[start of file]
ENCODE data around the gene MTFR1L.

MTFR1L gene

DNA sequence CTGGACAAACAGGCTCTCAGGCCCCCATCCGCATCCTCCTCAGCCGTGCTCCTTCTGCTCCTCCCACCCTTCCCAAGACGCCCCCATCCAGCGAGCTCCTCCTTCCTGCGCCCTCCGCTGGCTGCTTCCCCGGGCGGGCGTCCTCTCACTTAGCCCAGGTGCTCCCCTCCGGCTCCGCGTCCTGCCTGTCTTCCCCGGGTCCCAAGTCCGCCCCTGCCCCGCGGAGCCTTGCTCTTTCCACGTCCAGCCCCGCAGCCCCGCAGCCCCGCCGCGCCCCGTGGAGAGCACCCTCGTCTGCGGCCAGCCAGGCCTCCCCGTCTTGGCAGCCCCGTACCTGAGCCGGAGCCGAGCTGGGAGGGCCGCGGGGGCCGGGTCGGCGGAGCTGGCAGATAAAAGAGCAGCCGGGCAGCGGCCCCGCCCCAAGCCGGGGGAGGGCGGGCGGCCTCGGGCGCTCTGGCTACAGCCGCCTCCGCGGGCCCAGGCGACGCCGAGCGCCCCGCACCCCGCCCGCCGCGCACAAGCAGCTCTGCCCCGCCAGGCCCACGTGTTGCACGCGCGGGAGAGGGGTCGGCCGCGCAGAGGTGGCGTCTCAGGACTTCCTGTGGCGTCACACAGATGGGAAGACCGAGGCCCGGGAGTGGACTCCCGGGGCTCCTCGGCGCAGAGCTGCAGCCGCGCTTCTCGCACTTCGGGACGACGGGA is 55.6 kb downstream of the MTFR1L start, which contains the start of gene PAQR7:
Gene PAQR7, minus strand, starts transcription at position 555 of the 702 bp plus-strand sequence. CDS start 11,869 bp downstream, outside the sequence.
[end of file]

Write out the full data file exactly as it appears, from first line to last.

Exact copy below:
ENCODE data around the gene MTFR1L.

MTFR1L gene

DNA sequence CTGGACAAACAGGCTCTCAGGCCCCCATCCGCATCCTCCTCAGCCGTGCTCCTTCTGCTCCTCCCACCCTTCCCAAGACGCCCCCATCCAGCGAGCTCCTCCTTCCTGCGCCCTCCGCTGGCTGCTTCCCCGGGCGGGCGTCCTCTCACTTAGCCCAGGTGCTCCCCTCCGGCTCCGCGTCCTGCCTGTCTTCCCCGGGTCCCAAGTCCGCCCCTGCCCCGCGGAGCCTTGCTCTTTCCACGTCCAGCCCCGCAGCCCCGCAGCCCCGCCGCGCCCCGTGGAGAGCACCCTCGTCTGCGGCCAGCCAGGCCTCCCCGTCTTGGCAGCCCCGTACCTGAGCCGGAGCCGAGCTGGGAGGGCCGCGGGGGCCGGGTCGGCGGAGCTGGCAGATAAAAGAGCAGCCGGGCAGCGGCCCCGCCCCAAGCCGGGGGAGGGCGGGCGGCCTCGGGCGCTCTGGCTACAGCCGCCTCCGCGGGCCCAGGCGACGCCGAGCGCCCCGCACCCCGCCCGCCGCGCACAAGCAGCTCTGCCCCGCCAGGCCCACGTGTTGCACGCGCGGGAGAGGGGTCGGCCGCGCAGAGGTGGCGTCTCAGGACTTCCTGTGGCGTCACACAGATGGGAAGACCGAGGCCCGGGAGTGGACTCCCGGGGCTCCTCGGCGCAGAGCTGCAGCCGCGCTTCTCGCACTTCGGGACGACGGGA is 55.6 kb downstream of the MTFR1L start, which contains the start of gene PAQR7:
Gene PAQR7, minus strand, starts transcription at position 555 of the 702 bp plus-strand sequence. CDS start 11,869 bp downstream, outside the sequence.